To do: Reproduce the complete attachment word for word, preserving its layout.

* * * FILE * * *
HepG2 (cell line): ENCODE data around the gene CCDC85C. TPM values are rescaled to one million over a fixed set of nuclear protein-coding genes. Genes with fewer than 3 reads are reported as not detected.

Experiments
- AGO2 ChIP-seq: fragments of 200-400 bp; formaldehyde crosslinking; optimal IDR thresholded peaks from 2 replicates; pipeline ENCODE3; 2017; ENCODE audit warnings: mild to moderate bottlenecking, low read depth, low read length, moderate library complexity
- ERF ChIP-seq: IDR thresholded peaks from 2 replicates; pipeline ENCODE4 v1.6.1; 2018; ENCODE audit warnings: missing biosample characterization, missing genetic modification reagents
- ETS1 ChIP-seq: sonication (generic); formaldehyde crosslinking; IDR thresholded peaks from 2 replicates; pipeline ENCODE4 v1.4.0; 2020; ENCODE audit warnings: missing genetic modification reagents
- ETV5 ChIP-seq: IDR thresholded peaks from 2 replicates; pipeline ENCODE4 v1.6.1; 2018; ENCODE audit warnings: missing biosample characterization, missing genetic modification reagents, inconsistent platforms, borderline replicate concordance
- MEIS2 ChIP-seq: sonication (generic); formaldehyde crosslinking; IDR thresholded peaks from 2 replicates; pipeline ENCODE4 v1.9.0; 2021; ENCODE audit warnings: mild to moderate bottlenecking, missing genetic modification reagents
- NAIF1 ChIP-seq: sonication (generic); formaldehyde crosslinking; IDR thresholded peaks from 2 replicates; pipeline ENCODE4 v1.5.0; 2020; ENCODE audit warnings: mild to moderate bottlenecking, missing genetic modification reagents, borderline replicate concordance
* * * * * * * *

HepG2 (cell line): ENCODE data around the gene CCDC85C. TPM values are rescaled to one million over a fixed set of nuclear protein-coding genes. Genes with fewer than 3 reads are reported as not detected.

Experiments
- AGO2 ChIP-seq: fragments of 200-400 bp; formaldehyde crosslinking; optimal IDR thresholded peaks from 2 replicates; pipeline ENCODE3; 2017; ENCODE audit warnings: mild to moderate bottlenecking, low read depth, low read length, moderate library complexity
- ERF ChIP-seq: IDR thresholded peaks from 2 replicates; pipeline ENCODE4 v1.6.1; 2018; ENCODE audit warnings: missing biosample characterization, missing genetic modification reagents
- ETS1 ChIP-seq: sonication (generic); formaldehyde crosslinking; IDR thresholded peaks from 2 replicates; pipeline ENCODE4 v1.4.0; 2020; ENCODE audit warnings: missing genetic modification reagents
- ETV5 ChIP-seq: IDR thresholded peaks from 2 replicates; pipeline ENCODE4 v1.6.1; 2018; ENCODE audit warnings: missing biosample characterization, missing genetic modification reagents, inconsistent platforms, borderline replicate concordance
- MEIS2 ChIP-seq: sonication (generic); formaldehyde crosslinking; IDR thresholded peaks from 2 replicates; pipeline ENCODE4 v1.9.0; 2021; ENCODE audit warnings: mild to moderate bottlenecking, missing genetic modification reagents
- NAIF1 ChIP-seq: sonication (generic); formaldehyde crosslinking; IDR thresholded peaks from 2 replicates; pipeline ENCODE4 v1.5.0; 2020; ENCODE audit warnings: mild to moderate bottlenecking, missing genetic modification reagents, borderline replicate concordance